Time-dependent entrainment of smoke presents an observational challenge for...

Diamond, M., A. Dobracki, S. Freitag, J. S. Griswold, A. Heikkila, S. Howell, M. Kacarab, J. Podolske, Saide Peralta, and R. Wood (2018), Time-dependent entrainment of smoke presents an observational challenge for assessing aerosol–cloud interactions over the southeast Atlantic Ocean, Atmos. Chem. Phys., 18, 14623-14636, doi:10.5194/acp-18-14623-2018.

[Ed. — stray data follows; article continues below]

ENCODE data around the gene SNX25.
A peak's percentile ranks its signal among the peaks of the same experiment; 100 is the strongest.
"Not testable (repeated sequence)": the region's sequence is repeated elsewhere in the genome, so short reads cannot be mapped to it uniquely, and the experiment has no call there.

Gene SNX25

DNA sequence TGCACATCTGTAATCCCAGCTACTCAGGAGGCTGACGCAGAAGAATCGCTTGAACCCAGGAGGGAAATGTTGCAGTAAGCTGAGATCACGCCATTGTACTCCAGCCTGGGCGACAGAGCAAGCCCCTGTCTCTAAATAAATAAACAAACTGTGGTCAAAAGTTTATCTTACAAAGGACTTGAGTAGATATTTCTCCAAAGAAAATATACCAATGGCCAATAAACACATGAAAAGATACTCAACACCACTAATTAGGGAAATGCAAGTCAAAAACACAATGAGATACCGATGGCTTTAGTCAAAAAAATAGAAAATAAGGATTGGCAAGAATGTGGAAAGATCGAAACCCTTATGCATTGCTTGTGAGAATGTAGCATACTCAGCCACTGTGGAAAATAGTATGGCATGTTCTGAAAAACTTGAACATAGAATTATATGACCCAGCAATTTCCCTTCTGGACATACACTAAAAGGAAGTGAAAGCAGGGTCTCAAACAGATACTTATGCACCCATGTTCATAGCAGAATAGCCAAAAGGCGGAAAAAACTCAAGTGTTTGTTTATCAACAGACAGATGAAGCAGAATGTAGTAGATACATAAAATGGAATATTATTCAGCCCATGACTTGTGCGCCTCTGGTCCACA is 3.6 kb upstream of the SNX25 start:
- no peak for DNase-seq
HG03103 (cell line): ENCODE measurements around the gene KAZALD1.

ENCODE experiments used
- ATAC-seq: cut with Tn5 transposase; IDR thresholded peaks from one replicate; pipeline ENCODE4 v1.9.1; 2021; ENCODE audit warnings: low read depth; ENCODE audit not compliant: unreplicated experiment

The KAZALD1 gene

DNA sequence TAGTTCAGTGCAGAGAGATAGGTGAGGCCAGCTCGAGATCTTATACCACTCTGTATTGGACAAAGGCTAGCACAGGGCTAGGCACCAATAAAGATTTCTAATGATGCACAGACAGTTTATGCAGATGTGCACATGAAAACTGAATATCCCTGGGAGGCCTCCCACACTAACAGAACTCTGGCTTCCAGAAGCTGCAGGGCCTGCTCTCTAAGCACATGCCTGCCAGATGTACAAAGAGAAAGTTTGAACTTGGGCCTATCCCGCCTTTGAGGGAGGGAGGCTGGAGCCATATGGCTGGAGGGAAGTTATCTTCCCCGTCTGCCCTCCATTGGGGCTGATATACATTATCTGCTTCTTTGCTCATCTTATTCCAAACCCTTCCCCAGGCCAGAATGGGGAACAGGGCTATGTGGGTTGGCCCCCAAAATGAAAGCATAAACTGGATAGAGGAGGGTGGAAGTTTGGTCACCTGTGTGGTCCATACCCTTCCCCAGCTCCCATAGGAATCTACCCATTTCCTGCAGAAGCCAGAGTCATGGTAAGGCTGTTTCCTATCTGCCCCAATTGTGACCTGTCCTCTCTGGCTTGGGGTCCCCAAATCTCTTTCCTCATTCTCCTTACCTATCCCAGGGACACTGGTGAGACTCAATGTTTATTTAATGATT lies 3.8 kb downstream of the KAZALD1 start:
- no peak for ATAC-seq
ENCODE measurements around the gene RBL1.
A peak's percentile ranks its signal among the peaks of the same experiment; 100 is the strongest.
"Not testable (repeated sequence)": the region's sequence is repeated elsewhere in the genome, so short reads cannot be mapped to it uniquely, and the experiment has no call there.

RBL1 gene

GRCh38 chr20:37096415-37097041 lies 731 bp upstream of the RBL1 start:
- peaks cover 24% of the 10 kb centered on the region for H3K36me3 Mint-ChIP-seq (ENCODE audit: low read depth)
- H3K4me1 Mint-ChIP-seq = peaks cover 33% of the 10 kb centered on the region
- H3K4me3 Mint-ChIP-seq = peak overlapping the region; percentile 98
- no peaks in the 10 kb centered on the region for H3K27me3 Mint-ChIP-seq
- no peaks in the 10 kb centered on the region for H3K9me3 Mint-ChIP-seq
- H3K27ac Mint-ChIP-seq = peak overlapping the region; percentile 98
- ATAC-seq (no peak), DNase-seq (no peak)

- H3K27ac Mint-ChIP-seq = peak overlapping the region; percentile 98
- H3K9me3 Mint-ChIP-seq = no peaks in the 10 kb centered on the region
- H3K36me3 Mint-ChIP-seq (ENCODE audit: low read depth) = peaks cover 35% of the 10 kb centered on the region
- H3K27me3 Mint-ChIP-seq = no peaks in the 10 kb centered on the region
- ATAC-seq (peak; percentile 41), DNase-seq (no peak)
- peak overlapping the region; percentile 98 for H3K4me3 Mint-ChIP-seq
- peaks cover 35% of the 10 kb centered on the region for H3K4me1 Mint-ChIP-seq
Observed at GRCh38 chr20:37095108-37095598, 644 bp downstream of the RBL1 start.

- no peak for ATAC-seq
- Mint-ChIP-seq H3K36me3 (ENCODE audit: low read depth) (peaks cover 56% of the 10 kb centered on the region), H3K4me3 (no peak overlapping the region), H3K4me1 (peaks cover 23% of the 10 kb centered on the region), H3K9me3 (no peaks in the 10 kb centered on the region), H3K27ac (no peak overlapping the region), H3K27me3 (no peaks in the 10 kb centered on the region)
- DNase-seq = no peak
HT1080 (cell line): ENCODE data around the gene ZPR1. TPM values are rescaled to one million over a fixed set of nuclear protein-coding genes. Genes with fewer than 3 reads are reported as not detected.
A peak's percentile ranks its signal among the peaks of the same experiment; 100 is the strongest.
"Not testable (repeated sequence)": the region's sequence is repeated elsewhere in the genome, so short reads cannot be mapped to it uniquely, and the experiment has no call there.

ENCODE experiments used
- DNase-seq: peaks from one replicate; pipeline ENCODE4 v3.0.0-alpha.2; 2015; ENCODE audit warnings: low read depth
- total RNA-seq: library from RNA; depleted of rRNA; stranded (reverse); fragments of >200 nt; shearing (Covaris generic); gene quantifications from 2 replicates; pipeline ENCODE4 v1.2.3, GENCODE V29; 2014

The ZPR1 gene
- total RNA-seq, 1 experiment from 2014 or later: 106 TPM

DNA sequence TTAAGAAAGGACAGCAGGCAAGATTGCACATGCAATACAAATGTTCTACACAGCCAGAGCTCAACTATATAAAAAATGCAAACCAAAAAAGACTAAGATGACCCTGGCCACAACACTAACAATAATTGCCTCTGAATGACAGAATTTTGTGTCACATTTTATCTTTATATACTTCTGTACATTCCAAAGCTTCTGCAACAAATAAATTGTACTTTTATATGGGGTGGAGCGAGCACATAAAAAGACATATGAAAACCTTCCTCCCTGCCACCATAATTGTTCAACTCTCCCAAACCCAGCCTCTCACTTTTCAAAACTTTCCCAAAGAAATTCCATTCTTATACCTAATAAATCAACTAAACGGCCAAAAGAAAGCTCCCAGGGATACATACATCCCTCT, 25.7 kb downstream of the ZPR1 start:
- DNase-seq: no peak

The colocation of clouds and smoke over the southeast Atlantic Ocean during the southern African biomass burning season has numerous radiative implications, including microphysical modulation of the clouds if smoke is entrained into the marine boundary layer. NASA’s ObseRvations of Aerosols above CLouds and their intEractionS (ORACLES) campaign is studying this system with aircraft in three field deployments between 2016 and 2018. Results from ORACLES-2016 show that the relationship between cloud droplet number concentration and smoke below cloud is consistent with previously reported values, whereas cloud droplet number concentration is only weakly associated with smoke immediately above cloud at the time of observation. By combining field observations, regional chemistry–climate modeling, and theoretical boundary layer aerosol budget equations, we show that the history of smoke entrainment (which has a characteristic mixing timescale on the order of days) helps explain variations in cloud properties for similar instantaneous above-cloud smoke environments. Precipitation processes can obscure the relationship between abovecloud smoke and cloud properties in parts of the southeast Atlantic, but marine boundary layer carbon monoxide concentrations for two case study flights suggest that smoke entrainment history drove the observed differences in cloud properties for those days. A Lagrangian framework following the clouds and accounting for the history of smoke entrainment and precipitation is likely necessary for quantitatively studying this system; an Eulerian framework (e.g., instantaneous correlation of A-train satellite observations) is unlikely to capture the true extent of smoke–cloud interaction in the southeast Atlantic.

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